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The relationship between bipolar disorder and financial difficulties: a qualitative examination of patient’s views

The relationship between bipolar disorder and financial difficulties: a qualitative examination of patient’s views
The relationship between bipolar disorder and financial difficulties: a qualitative examination of patient’s views

Objectives: Impulsive spending is listed as a possible symptom in the diagnostic criteria for a manic episode. However no research has examined whether those with bipolar disorder believe that their mental health and finances are related.

Methods: Qualitative data was obtained from two sources: qualitative questionnaire responses (n=44) and a focus group (n=6). These were thematically analysed by 2 independent reviewers.

Results: Seven key themes and 3 sub-themes were identified. Clients spoke of over-spending, impulse shopping and being excessively generous with money when elated in mood and this having a detrimental effect on finances. Participants reported experiencing severe anxiety, depression, suicidal thoughts, regret and guilt when recovering from a hypomanic/manic episode and realising the extent of their financial difficulties. During episodes of depression, participants reported comfort spending and avoiding dealing with their financial situation as a means to cope. Participants reported that having bipolar made maintaining employment difficult, resulting in taking on a less stressful role or being reliant on benefits. Finally, participants reported a vicious cycle with financial difficulties driving mental health and vice versa.

Conclusions: The present findings provide evidence in support of the impulsive spending diagnostic criteria for bipolar disorder. The research has identified a number of possible psychological mechanisms such as impulsivity, self-critical thoughts and avoidance behaviours. It may be that psychological interventions can help tackle these variables and reduce the impact of poor mental health on finances and vice versa in those with bipolar disorder.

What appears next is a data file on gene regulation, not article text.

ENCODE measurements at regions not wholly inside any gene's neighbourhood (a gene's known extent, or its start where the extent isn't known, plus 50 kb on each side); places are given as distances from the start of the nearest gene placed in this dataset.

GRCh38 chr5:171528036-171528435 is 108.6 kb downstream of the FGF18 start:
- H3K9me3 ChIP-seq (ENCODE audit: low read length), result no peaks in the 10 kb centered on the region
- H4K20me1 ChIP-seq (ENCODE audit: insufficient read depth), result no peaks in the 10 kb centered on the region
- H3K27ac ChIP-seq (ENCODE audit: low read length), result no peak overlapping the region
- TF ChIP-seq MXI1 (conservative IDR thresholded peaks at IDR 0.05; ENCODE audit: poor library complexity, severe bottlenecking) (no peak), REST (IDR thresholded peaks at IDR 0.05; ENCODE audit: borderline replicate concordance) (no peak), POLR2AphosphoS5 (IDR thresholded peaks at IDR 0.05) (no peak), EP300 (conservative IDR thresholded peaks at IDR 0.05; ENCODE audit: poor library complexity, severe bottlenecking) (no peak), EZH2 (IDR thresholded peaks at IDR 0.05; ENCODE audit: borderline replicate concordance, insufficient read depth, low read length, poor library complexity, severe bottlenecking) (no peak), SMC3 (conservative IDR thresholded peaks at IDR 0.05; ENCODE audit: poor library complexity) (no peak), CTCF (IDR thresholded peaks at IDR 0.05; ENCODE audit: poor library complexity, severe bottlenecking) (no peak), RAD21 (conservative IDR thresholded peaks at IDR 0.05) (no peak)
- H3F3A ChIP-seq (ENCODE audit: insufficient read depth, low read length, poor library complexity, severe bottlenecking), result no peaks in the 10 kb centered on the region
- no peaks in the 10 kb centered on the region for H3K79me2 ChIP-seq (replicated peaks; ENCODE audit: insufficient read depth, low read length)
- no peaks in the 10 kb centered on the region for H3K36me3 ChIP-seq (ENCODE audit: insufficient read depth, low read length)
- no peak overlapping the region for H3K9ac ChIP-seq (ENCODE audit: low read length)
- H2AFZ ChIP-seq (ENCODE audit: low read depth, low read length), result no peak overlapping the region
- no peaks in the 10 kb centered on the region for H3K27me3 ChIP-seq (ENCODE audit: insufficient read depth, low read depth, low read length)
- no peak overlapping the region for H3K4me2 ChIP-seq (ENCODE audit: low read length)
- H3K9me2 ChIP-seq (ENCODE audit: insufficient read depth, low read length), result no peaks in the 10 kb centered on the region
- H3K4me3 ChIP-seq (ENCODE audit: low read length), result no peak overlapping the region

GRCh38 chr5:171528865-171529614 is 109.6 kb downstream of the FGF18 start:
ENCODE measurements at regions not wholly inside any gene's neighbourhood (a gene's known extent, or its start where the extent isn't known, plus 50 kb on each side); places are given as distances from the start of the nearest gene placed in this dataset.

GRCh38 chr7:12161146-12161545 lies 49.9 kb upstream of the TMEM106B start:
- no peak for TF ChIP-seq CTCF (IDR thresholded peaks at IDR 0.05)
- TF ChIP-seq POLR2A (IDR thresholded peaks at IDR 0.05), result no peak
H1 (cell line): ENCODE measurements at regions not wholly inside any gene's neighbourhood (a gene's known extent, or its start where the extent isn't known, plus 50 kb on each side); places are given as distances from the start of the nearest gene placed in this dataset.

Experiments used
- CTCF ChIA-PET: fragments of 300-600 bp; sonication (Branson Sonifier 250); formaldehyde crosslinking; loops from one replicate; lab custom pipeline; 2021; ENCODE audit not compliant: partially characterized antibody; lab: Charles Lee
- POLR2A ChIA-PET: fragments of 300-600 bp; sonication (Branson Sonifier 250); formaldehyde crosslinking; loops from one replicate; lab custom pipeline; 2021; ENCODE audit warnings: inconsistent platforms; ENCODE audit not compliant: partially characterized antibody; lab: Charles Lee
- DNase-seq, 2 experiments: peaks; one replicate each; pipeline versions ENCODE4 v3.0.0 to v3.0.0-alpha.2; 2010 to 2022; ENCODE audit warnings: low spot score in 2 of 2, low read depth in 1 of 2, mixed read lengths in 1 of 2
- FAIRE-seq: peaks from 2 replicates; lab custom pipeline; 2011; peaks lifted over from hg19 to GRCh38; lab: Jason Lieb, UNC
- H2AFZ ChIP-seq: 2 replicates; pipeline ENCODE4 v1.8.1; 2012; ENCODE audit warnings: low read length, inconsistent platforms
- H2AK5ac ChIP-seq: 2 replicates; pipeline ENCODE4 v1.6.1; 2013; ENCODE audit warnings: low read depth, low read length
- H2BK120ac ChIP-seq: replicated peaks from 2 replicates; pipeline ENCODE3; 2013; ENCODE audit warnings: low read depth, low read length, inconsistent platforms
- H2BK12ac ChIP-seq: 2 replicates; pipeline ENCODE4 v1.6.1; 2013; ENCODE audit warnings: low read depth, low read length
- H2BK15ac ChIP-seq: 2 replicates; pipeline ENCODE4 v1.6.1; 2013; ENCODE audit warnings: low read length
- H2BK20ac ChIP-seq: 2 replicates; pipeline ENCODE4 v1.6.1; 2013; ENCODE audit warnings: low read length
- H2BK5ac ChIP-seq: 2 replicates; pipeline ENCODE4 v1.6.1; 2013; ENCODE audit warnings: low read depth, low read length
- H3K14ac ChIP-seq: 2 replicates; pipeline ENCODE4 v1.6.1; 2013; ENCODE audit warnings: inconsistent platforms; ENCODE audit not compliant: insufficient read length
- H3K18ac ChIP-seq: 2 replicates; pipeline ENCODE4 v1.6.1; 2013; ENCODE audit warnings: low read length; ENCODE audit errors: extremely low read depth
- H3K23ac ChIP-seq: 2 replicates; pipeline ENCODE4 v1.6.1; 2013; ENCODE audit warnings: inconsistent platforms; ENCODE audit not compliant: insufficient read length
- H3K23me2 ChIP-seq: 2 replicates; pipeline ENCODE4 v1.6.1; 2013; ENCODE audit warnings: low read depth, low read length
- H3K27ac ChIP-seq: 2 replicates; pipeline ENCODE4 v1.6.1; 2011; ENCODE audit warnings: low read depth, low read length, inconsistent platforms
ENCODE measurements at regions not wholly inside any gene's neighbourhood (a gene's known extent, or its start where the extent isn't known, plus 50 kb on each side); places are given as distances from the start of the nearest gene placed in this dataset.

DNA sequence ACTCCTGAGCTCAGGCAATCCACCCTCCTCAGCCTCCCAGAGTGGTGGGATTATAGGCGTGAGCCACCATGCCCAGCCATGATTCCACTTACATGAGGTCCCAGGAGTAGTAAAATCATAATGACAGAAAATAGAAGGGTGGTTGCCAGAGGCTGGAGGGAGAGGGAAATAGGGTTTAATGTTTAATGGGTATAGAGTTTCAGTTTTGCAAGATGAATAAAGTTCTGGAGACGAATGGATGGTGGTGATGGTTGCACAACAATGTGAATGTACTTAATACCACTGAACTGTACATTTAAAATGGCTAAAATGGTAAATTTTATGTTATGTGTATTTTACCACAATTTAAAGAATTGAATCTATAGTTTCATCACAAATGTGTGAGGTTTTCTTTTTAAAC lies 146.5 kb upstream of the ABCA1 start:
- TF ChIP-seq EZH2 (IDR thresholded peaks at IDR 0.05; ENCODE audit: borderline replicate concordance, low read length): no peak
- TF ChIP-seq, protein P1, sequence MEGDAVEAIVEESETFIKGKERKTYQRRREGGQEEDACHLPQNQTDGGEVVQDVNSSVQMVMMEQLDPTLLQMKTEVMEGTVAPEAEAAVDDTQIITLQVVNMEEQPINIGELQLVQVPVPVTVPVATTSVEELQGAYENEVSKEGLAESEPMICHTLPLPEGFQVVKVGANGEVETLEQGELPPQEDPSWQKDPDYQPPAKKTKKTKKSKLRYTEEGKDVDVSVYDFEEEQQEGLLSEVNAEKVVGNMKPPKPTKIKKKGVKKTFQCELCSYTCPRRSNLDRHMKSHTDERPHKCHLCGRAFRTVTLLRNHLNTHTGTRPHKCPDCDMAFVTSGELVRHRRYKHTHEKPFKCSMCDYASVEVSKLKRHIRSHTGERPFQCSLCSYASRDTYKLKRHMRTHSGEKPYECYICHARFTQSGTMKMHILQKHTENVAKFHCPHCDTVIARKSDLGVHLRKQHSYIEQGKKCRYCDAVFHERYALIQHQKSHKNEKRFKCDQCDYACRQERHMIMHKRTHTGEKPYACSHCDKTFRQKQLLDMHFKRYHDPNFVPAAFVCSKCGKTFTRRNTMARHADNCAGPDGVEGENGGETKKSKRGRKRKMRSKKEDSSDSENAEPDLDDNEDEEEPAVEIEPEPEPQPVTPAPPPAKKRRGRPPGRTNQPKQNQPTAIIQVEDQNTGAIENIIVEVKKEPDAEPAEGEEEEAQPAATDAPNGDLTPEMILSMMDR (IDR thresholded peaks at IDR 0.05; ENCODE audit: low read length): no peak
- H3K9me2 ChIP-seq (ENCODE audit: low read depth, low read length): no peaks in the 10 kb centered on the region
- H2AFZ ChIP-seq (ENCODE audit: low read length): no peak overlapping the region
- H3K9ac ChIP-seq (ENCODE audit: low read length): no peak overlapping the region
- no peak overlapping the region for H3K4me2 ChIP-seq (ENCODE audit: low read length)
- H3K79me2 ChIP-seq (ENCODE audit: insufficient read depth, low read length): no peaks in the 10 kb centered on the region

Richardson, Thomas
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Jansen, Megan
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Turton, Wendy
d717c76b-1e64-41d6-84ab-b51ca3330346
Bell, Lorraine
8842a426-0a9d-45c0-81d8-6bbd552b7548
Richardson, Thomas
f8d84122-b061-4322-a594-5ef2eb5cad0d
Jansen, Megan
0cb45894-0310-4e66-bd06-bd773ee06c8e
Turton, Wendy
d717c76b-1e64-41d6-84ab-b51ca3330346
Bell, Lorraine
8842a426-0a9d-45c0-81d8-6bbd552b7548

Richardson, Thomas, Jansen, Megan, Turton, Wendy and Bell, Lorraine (2016) The relationship between bipolar disorder and financial difficulties: a qualitative examination of patient’s views. Solent NHS Trust Research & Improvement Conference 2016: Knowledge is Power: Using Evidence for Improvement, Southampton, United Kingdom. 11 Jul 2016.

Record type: Conference or Workshop Item (Poster)

Abstract


Objectives: Impulsive spending is listed as a possible symptom in the diagnostic criteria for a manic episode. However no research has examined whether those with bipolar disorder believe that their mental health and finances are related.

Methods: Qualitative data was obtained from two sources: qualitative questionnaire responses (n=44) and a focus group (n=6). These were thematically analysed by 2 independent reviewers.

Results: Seven key themes and 3 sub-themes were identified. Clients spoke of over-spending, impulse shopping and being excessively generous with money when elated in mood and this having a detrimental effect on finances. Participants reported experiencing severe anxiety, depression, suicidal thoughts, regret and guilt when recovering from a hypomanic/manic episode and realising the extent of their financial difficulties. During episodes of depression, participants reported comfort spending and avoiding dealing with their financial situation as a means to cope. Participants reported that having bipolar made maintaining employment difficult, resulting in taking on a less stressful role or being reliant on benefits. Finally, participants reported a vicious cycle with financial difficulties driving mental health and vice versa.

Conclusions: The present findings provide evidence in support of the impulsive spending diagnostic criteria for bipolar disorder. The research has identified a number of possible psychological mechanisms such as impulsivity, self-critical thoughts and avoidance behaviours. It may be that psychological interventions can help tackle these variables and reduce the impact of poor mental health on finances and vice versa in those with bipolar disorder.

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More information

e-pub ahead of print date: 12 July 2016
Venue - Dates: Solent NHS Trust Research & Improvement Conference 2016: Knowledge is Power: Using Evidence for Improvement, Southampton, United Kingdom, 2016-07-11 - 2016-07-11
Organisations: Psychology

Identifiers

Local EPrints ID: 398677
URI: http://eprints.soton.ac.uk/id/eprint/398677
PURE UUID: 03adf883-c3da-495d-a0c8-4f819fbe1ade

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Date deposited: 01 Aug 2016 12:18
Last modified: 02 Apr 2020 16:31

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Contributors

Author: Megan Jansen
Author: Wendy Turton
Author: Lorraine Bell

University divisions

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